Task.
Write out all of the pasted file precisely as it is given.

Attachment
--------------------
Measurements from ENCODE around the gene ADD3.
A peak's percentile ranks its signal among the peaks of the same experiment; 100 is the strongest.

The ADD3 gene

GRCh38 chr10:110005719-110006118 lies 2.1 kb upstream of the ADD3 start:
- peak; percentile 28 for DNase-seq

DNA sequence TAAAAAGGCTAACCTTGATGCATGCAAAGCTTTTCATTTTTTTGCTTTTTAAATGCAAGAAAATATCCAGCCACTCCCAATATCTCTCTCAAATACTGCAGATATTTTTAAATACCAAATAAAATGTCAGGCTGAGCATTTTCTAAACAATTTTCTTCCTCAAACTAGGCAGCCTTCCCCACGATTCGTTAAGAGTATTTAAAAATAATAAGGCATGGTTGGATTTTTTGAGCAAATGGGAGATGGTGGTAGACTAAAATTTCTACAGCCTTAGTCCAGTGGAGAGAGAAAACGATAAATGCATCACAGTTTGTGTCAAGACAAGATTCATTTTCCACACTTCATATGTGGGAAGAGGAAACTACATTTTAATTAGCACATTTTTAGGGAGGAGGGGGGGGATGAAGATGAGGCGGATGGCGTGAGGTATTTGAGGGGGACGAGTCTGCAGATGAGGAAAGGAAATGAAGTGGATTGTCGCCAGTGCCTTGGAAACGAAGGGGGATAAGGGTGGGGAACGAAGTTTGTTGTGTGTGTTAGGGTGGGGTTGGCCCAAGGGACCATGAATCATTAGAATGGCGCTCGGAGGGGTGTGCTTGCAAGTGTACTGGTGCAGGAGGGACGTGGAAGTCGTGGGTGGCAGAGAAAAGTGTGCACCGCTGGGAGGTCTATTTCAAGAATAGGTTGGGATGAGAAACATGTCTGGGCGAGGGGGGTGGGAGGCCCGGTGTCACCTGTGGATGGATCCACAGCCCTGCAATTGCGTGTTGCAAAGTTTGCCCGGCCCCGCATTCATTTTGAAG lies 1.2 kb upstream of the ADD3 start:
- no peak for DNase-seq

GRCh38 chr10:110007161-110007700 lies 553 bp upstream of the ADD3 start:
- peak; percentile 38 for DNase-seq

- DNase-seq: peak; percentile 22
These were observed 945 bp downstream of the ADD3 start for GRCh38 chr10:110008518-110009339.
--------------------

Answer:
Measurements from ENCODE around the gene ADD3.
A peak's percentile ranks its signal among the peaks of the same experiment; 100 is the strongest.

The ADD3 gene

GRCh38 chr10:110005719-110006118 lies 2.1 kb upstream of the ADD3 start:
- peak; percentile 28 for DNase-seq

DNA sequence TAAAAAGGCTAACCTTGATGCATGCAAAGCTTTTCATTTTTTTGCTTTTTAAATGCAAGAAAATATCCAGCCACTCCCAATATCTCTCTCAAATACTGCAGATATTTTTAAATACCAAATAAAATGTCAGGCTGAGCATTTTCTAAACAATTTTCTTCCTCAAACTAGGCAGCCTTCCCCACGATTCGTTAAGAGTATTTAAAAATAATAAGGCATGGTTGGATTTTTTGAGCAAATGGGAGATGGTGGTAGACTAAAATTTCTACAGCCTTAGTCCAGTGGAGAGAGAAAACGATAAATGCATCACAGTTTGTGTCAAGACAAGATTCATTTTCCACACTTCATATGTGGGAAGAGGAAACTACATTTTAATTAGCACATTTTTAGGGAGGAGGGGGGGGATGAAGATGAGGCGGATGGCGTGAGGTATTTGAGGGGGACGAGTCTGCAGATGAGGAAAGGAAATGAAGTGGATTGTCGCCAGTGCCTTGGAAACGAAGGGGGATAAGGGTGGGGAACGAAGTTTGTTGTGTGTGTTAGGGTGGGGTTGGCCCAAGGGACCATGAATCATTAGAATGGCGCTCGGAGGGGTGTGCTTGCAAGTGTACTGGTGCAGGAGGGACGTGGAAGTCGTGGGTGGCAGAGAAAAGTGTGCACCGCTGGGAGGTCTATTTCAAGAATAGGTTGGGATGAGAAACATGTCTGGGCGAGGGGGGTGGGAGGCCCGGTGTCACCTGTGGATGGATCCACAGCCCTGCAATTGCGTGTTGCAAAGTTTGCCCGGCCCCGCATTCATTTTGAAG lies 1.2 kb upstream of the ADD3 start:
- no peak for DNase-seq

GRCh38 chr10:110007161-110007700 lies 553 bp upstream of the ADD3 start:
- peak; percentile 38 for DNase-seq

- DNase-seq: peak; percentile 22
These were observed 945 bp downstream of the ADD3 start for GRCh38 chr10:110008518-110009339.